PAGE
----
The relationship between body mass index and post-cessation weight gain in the year after quitting smoking: A cross-sectional study

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Abstract

© 2016 Krukowski et al. This is an open access article distributed under the terms of the Creative Commons Attribution License, which permits unrestricted use, distribution, and reproduction in any medium, provided the original author and source are credited. Introduction: There is wide variability in the amount of weight gained when quitting smoking, but little is known about key predictors of weight gain. We examined the impact of body mass index (BMI) category and sociodemographic variables on post-cessation weight gain. Materials and Methods: We utilized National Health and Nutrition Examination Survey data from five consecutive cycles of data collection from 2003-2004 to 2011-2012 to estimate post-cessation weight gain by BMI category among recent quitters (n = 654). We analyzed data on their "current weight" and their "past year weight". We also compared the recent quitters with current smokers, in order to estimate the amount of weight that could be attributed to quitting smoking. Results: Recent quitters gained 1.4 kg (95% CI: 0.8 to 2.0), while current smokers had a non-significant weight change (-0.01 kg (95% CI: -0.3 to 0.2). Weight gain was significant for those in the normal weight (3.1 kg, 95% CI: 2.3 to 3.9) and overweight BMI categories (2.2 kg, 95% CI: 1.1 to 3.2). Conclusions: BMI category is a key factor in the extent of post-cessation weight gain, with normal and overweight recent quitters gaining significant amounts of weight.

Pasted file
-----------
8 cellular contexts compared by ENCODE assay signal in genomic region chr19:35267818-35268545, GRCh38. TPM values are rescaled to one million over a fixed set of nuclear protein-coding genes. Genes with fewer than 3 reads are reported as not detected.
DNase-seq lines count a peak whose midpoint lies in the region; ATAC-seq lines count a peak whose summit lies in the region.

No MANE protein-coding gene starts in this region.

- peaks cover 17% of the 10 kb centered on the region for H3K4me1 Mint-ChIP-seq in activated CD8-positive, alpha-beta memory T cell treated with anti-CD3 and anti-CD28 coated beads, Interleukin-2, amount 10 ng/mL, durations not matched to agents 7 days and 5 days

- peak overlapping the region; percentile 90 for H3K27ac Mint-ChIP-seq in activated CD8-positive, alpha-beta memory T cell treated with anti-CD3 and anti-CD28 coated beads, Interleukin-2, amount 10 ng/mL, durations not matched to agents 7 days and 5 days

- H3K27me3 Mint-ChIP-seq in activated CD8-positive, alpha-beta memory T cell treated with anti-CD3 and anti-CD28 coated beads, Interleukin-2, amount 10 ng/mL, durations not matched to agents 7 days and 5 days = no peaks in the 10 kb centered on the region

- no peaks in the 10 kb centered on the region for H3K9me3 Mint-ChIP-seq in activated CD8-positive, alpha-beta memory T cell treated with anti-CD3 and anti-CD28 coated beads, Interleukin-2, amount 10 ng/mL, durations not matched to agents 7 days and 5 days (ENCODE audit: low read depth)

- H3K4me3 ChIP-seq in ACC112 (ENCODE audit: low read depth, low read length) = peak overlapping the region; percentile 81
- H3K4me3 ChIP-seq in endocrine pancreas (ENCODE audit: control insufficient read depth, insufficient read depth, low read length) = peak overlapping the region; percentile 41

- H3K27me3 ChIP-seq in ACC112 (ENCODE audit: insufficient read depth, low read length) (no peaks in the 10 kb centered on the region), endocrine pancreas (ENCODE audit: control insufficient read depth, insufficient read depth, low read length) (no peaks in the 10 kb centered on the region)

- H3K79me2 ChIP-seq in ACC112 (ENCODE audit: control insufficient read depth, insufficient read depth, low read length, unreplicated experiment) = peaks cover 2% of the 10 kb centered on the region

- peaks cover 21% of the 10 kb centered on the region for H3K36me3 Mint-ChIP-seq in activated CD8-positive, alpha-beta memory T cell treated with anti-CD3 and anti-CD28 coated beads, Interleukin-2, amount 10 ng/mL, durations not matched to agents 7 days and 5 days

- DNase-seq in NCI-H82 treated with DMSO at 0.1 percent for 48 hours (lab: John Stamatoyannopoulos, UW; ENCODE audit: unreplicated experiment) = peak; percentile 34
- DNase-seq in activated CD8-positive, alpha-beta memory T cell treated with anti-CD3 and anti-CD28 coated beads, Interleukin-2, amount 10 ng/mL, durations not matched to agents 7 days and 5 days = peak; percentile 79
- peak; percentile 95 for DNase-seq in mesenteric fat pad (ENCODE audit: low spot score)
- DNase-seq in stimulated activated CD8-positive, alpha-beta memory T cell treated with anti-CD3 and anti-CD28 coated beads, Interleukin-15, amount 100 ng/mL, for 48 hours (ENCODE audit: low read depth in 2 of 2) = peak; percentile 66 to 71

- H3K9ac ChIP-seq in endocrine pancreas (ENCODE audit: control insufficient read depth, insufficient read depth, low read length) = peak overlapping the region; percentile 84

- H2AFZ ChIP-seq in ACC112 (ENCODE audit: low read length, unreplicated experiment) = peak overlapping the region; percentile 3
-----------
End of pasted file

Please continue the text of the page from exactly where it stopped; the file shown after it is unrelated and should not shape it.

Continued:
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Krukowski, R. A., Bursac, Z., Little, M. A., & Klesges, R. C. (2016). The relationship between body mass index and post-cessation weight gain in the year after quitting smoking: A cross-sectional study. PLoS ONE, 11(3). https://doi.org/10.1371/journal.pone.0151290

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